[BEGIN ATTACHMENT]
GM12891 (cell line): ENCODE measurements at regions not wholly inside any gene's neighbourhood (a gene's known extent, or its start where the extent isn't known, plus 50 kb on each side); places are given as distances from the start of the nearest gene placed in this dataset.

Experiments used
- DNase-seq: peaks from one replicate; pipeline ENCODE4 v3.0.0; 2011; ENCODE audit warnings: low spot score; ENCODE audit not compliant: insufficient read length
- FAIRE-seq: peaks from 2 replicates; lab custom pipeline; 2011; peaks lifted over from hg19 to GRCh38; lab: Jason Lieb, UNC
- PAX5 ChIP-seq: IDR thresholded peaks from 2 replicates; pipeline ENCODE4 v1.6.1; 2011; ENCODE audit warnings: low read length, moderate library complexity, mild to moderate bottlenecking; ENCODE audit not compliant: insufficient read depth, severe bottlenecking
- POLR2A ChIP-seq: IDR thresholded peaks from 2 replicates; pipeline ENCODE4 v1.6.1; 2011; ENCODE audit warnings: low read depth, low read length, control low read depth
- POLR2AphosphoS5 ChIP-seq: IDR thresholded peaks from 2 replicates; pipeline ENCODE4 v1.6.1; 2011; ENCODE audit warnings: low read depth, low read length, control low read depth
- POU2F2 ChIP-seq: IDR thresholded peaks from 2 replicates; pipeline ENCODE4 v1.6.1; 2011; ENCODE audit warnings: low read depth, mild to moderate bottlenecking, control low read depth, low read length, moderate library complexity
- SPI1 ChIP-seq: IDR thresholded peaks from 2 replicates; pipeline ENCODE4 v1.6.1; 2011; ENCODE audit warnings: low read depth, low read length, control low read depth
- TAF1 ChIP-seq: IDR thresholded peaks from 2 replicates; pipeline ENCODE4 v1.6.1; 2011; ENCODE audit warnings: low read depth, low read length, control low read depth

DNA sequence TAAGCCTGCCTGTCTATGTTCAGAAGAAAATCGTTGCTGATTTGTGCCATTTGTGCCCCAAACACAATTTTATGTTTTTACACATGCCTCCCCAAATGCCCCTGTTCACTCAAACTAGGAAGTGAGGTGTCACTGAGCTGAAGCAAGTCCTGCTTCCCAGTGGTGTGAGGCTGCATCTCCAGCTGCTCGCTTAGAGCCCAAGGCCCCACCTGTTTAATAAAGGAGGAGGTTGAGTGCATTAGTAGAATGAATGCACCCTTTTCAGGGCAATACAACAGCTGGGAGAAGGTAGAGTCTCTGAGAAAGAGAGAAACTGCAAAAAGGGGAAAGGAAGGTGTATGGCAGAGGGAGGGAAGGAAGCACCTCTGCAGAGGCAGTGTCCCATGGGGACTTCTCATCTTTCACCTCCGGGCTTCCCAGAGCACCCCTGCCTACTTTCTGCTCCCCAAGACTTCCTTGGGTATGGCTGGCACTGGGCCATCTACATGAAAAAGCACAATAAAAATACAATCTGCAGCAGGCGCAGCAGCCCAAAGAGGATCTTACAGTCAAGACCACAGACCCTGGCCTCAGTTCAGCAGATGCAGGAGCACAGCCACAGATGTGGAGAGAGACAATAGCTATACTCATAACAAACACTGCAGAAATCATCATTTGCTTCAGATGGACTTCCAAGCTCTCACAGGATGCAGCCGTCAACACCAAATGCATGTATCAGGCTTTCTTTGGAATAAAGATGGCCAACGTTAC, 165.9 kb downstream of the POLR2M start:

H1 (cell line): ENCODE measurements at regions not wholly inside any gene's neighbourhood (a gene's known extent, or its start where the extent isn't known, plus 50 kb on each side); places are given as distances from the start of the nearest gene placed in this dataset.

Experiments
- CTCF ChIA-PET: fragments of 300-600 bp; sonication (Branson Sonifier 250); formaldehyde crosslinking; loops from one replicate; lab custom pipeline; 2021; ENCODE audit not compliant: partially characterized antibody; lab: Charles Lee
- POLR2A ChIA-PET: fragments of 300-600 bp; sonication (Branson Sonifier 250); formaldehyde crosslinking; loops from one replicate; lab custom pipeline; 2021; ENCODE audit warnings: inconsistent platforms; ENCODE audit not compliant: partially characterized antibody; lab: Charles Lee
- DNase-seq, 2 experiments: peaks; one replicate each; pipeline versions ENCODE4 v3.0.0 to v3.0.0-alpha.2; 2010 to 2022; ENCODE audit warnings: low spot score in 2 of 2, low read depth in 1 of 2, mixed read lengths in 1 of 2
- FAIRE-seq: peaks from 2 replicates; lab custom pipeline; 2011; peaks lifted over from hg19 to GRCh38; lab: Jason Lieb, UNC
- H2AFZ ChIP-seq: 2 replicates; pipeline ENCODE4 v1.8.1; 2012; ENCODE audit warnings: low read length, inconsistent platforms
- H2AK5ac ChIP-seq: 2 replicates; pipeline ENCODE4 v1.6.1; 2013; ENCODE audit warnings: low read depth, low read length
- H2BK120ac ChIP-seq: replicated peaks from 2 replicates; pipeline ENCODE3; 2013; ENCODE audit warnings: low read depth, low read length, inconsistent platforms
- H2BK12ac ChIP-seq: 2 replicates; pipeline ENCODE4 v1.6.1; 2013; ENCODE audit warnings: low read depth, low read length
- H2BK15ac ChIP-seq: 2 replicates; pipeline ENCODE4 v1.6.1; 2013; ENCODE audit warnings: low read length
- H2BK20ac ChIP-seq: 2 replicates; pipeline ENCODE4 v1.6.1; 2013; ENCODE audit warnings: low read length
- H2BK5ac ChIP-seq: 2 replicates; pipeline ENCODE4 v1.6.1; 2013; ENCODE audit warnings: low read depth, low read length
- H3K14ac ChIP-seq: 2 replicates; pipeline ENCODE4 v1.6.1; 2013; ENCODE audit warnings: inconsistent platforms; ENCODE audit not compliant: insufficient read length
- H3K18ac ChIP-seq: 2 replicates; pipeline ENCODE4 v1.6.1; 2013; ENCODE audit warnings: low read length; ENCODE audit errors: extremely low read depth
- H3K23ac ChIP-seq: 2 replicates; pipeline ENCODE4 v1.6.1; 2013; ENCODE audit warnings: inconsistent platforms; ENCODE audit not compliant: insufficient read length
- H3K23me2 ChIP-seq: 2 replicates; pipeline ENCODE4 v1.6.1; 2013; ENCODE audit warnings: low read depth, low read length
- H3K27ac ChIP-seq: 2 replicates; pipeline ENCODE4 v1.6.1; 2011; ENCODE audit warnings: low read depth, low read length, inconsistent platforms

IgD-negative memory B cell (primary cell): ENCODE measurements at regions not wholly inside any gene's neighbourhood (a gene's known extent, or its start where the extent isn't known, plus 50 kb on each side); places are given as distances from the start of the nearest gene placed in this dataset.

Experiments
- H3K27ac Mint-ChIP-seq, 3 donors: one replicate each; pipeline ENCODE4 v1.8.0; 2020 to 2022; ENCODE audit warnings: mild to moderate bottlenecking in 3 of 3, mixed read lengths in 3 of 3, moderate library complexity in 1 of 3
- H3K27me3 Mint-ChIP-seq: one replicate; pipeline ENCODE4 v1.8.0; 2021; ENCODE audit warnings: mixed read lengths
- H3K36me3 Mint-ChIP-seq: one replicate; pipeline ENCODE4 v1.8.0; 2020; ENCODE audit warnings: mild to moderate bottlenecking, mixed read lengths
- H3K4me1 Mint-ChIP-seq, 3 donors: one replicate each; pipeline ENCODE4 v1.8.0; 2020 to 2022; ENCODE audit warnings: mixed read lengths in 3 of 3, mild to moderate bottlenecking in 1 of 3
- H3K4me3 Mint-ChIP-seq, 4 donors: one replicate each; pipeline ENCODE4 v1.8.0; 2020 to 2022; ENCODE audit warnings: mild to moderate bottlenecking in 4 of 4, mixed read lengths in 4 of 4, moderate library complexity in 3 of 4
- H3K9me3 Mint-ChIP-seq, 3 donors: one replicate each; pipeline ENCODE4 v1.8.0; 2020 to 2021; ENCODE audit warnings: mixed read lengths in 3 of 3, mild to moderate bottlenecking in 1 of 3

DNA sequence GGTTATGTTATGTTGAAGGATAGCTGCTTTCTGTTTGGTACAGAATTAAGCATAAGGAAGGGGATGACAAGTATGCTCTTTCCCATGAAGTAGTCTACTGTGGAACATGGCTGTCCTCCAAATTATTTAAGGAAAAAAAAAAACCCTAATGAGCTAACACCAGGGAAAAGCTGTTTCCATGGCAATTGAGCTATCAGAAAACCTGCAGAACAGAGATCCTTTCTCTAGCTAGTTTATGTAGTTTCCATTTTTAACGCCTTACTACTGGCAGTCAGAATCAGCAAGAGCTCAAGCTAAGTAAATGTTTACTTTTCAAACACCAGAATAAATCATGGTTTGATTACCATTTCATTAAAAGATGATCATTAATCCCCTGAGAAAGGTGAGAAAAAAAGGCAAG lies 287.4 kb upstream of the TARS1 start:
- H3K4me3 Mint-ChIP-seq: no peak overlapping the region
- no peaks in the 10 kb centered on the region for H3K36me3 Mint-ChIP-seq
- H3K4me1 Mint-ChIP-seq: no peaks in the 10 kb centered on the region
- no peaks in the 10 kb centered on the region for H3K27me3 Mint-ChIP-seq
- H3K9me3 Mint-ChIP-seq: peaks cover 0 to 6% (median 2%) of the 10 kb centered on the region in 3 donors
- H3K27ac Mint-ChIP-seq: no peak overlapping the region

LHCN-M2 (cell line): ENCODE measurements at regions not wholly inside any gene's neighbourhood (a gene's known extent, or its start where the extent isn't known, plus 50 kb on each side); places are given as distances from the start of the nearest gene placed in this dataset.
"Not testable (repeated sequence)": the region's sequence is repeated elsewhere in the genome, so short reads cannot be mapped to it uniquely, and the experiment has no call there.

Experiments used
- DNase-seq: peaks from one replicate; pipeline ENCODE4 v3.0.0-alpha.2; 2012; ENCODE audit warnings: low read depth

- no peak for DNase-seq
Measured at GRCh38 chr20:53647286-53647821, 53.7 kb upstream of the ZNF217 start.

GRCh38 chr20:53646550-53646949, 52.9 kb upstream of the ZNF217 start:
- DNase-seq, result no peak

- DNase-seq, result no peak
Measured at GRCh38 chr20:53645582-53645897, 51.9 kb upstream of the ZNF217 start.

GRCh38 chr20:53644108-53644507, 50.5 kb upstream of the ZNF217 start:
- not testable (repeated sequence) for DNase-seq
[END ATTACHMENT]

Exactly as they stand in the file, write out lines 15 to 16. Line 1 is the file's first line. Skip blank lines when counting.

- POLR2A ChIA-PET: fragments of 300-600 bp; sonication (Branson Sonifier 250); formaldehyde crosslinking; loops from one replicate; lab custom pipeline; 2021; ENCODE audit warnings: inconsistent platforms; ENCODE audit not compliant: partially characterized antibody; lab: Charles Lee
- DNase-seq, 2 experiments: peaks; one replicate each; pipeline versions ENCODE4 v3.0.0 to v3.0.0-alpha.2; 2010 to 2022; ENCODE audit warnings: low spot score in 2 of 2, low read depth in 1 of 2, mixed read lengths in 1 of 2